KABUL, Afghanistan – A homicide bomber ran onto a police training field and blew himself up, killing up to 10 policemen and wounding dozens of others Monday in northern Afghanistan, officials said. The Taliban claimed responsibility for the deadly strike.
The homicide attack happened in the relatively quiet city of Kunduz, as police were carrying out their regular morning exercises, said Abdul Hadi, a security official. Hadi said that according to preliminary reports, 10 police were killed and 10 were wounded.
Azizullah Safar, chief of the Kunduz hospital, said nine of the victims brought to his hospital had died and 32 were wounded, including four in critical condition.
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A purported Taliban spokesman, Qari Yousef Ahmadi, told The Associated Press by telephone that the Taliban carried out the attack, but his claim could not be independently verified.
The north is one of the quietest places in war-torn Afghanistan, and militant violence there is rare.
In Ghazni province, southwest of Kabul, a clash Sunday between Afghan forces and insurgents left 15 militants dead and 15 wounded, Interior Ministry spokesman Zemeri Bashary told reporters Monday.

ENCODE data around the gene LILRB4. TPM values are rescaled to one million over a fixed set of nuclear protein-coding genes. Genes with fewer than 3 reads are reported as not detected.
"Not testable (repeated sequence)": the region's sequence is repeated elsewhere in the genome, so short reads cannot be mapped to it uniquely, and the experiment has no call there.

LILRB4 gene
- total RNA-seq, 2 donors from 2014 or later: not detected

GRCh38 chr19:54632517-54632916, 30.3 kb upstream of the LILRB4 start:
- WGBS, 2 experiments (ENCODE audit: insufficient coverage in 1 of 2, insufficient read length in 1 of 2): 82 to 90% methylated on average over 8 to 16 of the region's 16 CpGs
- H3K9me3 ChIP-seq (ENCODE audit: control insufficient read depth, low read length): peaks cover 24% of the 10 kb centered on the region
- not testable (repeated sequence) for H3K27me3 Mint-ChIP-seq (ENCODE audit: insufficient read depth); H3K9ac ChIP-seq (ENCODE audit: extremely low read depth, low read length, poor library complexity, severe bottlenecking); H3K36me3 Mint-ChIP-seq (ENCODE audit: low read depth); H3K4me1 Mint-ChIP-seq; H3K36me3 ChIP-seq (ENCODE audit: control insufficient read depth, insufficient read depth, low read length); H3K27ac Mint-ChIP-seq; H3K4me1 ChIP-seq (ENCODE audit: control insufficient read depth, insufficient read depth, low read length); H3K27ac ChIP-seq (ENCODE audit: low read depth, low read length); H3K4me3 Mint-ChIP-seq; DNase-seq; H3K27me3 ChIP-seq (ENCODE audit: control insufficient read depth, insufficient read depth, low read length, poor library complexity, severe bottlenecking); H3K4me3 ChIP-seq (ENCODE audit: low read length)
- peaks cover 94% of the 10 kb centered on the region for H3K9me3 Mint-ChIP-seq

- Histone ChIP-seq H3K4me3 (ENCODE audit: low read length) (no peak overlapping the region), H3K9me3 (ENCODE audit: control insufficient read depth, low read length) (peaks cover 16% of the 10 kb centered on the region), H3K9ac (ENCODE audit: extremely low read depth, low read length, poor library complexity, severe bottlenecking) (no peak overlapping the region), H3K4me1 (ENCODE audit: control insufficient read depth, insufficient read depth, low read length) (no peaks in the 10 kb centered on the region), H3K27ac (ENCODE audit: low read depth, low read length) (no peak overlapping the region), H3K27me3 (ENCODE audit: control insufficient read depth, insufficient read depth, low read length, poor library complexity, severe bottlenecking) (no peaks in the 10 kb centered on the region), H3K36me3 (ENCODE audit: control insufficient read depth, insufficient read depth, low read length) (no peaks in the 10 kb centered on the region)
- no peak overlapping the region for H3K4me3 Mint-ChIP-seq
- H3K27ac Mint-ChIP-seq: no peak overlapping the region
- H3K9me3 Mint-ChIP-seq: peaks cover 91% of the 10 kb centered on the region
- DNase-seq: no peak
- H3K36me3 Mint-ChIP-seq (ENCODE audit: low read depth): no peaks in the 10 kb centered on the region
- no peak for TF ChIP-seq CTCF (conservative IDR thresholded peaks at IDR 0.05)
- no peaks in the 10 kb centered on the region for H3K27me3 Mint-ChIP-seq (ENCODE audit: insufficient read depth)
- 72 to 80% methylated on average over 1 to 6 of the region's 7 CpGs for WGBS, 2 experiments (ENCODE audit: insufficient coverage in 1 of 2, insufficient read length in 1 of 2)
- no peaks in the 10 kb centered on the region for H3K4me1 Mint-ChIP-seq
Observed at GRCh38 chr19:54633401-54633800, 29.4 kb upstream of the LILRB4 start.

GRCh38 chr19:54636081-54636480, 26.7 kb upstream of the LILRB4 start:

Also Sunday, a homicide bomber targeted a private U.S. security firm in violence-wracked southern Kandahar province, killing up to four Afghans working for the company and wounding another, officials said.
The security firm U.S. Protection and Investigations said a homicide bomber riding a motorcycle blew himself up near a convoy, killing two employees and wounding another.
Mohammad Asif Khan, a police officer in Kandahar's Spin Boldak district, said three security guards and their driver were killed, Khan said. The differing death tolls could not immediately be reconciled.
Separately in the eastern Paktika province, police and U.S.-led coalition forces attacked suspected Taliban insurgents crossing from Pakistan into Afghanistan, killing 10 militants and wounding 15, the provincial governor said Sunday.
Afghan and western officials have stepped up pressure on Pakistan to crack down on militants who organize and train in Pakistan's tribal areas, and then cross the border to launch attacks and wreak havoc in Afghanistan.
The latest violence comes as more than 5,000 NATO and Afghan troops are engaged in Operation Achilles, launched last month to flush out militants entrenched in opium-producing Helmand province.
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